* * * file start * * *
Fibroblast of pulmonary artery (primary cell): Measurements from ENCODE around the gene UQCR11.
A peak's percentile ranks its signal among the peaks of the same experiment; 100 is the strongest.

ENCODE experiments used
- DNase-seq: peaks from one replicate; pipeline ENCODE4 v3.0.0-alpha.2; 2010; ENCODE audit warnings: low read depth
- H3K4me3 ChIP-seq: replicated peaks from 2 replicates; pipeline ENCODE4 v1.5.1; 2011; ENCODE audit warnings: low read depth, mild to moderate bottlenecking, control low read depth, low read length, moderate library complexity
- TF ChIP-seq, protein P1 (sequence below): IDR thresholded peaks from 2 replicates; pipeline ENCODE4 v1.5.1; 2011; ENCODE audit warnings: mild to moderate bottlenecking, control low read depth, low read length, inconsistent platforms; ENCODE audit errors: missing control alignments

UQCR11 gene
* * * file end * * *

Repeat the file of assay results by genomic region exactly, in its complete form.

Fibroblast of pulmonary artery (primary cell): Measurements from ENCODE around the gene UQCR11.
A peak's percentile ranks its signal among the peaks of the same experiment; 100 is the strongest.

ENCODE experiments used
- DNase-seq: peaks from one replicate; pipeline ENCODE4 v3.0.0-alpha.2; 2010; ENCODE audit warnings: low read depth
- H3K4me3 ChIP-seq: replicated peaks from 2 replicates; pipeline ENCODE4 v1.5.1; 2011; ENCODE audit warnings: low read depth, mild to moderate bottlenecking, control low read depth, low read length, moderate library complexity
- TF ChIP-seq, protein P1 (sequence below): IDR thresholded peaks from 2 replicates; pipeline ENCODE4 v1.5.1; 2011; ENCODE audit warnings: mild to moderate bottlenecking, control low read depth, low read length, inconsistent platforms; ENCODE audit errors: missing control alignments

UQCR11 gene